Boris Johnson is one of millions of people using video calling tools to stay connected with colleagues, family and friends during the coronavirus lockdown.
The prime minister has even tweeted a picture of himself chairing a cabinet meeting over video conferencing app Zoom.
Meanwhile, invites to rival app Houseparty have “become the social call to action of an international society living through isolation”, says The Drum. But some are questioning the safety of these tools.
Is Zoom safe?
Johnson’s tweet last week about using Zoom has fuelled concern about whether the platform provides a secure space for hosting sensitive government meetings.
Reports subsequently emerged that the Ministry of Defence (MoD) had banned the use of the app for meetings, a claim that the department denied.
However, the MoD told the BBC that Zoom had never been used for high-security meetings, and was only employed for cross-government chats.
A Cabinet Office spokesperson later clarified the government’s position, saying: “In the current unprecedented circumstances, the need for effective channels of communication is vital. National Cyber Security Centre guidance shows there is no security reason for Zoom not to be used for conversations below a certain classification.”
Zoom has also issued a statement insisting that the platform is completely secure.
“Zoom takes user security extremely seriously,” the California-based company said. “Globally, 2,000 institutions ranging from the world’s largest financial services companies to leading telecommunications providers, government agencies, universities, healthcare and telemedicine practices have done exhaustive security reviews of our user, network and data centre layers, confidently selecting Zoom for complete deployment.
“We are in close communication with the UK Ministry of Defence and National Cyber Security Centre and are focused on providing the documentation they need.”
However, the online service has been hit by security flaws in the past.
Vulnerabilities “allowed an attacker to remove attendees from meetings, spoof messages from users and hijack shared screens. Another saw Mac users forced into calls without their knowledge,” reports the BBC.
Although those issues were fixed, some experts think Zoom still doesn’t take security seriously enough.
“Zoom has had a chequered history, security-wise, with a number of instances where one has had to question whether it really gets it when it comes to users’ privacy and security,” said cyberconsultant Graham Cluley.
“Zoom and other video messaging apps provide a valuable service right now but folks should be careful in their choices as they rush to connect online.”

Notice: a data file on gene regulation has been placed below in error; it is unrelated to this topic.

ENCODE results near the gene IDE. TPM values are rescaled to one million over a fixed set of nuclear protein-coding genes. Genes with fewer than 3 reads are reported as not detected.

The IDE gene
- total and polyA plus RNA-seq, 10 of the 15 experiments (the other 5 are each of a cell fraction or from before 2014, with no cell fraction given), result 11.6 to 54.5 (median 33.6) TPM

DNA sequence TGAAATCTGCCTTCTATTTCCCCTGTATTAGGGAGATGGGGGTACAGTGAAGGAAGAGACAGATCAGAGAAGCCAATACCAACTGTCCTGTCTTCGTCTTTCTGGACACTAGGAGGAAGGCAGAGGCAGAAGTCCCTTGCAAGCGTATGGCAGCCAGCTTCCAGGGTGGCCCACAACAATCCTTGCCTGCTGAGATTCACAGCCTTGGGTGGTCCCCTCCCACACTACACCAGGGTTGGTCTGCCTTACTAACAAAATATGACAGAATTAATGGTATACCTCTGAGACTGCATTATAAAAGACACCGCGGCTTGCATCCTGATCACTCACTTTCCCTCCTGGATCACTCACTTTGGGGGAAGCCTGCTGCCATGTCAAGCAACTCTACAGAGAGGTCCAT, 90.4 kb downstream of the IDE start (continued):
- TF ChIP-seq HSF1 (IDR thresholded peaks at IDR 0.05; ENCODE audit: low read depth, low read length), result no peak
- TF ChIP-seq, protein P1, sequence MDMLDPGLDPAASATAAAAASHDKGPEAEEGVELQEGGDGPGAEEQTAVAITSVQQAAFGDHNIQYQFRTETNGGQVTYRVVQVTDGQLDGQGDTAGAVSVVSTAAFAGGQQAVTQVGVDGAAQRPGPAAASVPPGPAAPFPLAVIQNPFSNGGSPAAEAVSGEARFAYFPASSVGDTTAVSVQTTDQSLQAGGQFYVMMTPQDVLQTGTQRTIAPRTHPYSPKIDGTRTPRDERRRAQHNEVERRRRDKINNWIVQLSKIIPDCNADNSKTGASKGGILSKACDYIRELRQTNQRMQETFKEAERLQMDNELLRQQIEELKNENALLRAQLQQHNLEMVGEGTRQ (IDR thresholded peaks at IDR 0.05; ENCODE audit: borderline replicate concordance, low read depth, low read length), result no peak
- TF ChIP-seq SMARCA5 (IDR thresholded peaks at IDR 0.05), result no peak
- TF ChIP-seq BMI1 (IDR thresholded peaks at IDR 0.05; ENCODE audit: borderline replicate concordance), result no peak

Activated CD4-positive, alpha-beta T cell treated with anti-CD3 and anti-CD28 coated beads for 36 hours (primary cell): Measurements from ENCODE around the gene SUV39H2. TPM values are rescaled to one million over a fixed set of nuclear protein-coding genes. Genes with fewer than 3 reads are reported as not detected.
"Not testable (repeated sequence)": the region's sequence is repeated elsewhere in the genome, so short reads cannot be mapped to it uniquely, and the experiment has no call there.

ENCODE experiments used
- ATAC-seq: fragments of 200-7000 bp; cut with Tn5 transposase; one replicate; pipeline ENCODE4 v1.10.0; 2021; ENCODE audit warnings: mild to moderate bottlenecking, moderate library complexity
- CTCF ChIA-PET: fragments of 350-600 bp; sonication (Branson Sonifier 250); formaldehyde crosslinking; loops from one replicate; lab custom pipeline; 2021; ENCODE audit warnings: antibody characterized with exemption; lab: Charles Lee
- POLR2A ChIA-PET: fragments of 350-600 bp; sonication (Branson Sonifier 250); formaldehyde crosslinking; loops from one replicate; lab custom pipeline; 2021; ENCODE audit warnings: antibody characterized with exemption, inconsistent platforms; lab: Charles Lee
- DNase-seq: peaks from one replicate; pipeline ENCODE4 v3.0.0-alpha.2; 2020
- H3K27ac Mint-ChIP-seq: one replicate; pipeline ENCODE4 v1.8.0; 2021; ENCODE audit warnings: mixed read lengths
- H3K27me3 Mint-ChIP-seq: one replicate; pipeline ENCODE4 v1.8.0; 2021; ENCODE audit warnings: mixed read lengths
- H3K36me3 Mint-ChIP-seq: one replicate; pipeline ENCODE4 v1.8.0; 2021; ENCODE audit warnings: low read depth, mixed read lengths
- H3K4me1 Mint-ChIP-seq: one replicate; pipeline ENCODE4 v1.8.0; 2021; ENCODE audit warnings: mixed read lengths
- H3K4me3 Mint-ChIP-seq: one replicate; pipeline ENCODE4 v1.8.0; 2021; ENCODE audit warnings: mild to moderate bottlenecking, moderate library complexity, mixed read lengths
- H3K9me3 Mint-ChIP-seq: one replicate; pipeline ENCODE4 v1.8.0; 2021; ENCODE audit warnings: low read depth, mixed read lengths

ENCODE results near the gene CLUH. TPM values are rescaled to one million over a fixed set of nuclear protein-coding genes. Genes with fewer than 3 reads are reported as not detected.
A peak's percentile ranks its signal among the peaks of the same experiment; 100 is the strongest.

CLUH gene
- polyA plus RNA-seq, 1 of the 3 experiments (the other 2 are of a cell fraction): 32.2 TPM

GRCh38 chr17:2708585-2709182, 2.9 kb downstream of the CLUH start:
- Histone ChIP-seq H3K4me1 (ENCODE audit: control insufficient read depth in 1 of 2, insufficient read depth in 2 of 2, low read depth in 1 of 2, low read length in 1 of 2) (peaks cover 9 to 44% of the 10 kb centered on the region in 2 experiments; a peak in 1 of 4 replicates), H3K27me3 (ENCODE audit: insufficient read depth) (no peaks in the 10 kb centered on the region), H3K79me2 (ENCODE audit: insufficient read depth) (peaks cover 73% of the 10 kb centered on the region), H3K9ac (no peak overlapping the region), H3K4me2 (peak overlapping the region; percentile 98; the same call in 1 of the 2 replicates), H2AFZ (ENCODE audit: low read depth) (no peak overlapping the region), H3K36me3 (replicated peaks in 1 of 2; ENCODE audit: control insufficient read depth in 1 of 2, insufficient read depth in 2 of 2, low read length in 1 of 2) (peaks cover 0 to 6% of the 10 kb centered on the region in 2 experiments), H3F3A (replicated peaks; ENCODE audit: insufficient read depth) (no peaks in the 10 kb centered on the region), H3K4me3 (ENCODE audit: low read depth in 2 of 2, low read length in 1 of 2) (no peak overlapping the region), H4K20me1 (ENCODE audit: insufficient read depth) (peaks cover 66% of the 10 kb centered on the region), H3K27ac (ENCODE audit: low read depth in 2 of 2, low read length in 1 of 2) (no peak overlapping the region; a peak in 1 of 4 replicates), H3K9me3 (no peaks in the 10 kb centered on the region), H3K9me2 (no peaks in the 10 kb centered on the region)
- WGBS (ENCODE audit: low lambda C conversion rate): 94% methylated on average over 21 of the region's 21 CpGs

Professor Alan Woodward, a computer scientist at Surrey University, believes the UK government should be wary of using Zoom for more sensitive topics.
“In some ways, for a public broadcast it doesn’t matter if anyone can listen in as was the case for the No. 10 briefing. However, where I have taken part in government briefings where it is for the participants’ ears only, we have used Microsoft Teams,” said Woodward.
Is Houseparty safe?
Houseparty is another video calling platform that is enjoying a surge in popularity during the coronavirus lockdowns currently in place in countries worldwide. Downloads of the app – owned by the developers behind hit video game Fortnite – rose from an average of 130,000 a week in mid-February to two million a week in the middle of March, according to Apptopia.
Offering in-app games and the ability to drop in and out of people’s unlocked video calls without permission, Houseparty represents the less formal end of the video calling market.
The platform allows users to enjoy virtual house parties by sending push notifications when contacts come online in order “to let others know so a ‘room’ can be organised for friends to join”, explains The Telegraph. “Rooms can be locked to limit conversations to people who know each other, or can be left open for strangers to join.”
But this option for any friends of users to join the “party” has led to warnings of unwanted gatecrashers.
Houseparty has also been hit by rumours that downloading the app can allow the user’s other accounts, such as Netflix and Spotify, to be hacked.
The platform’s owner, Epic Games, insists there is “no evidence” to back up the allegations, and has offered a $1m (£810,000) reward for evidence that the company is the victim of a commercial smear campaign.
“We’ve found no evidence to suggest a link between Houseparty and the compromises of other unrelated accounts,” a spokesperson said.
“As a general rule, we suggest all users choose strong passwords when creating online accounts on any platform.”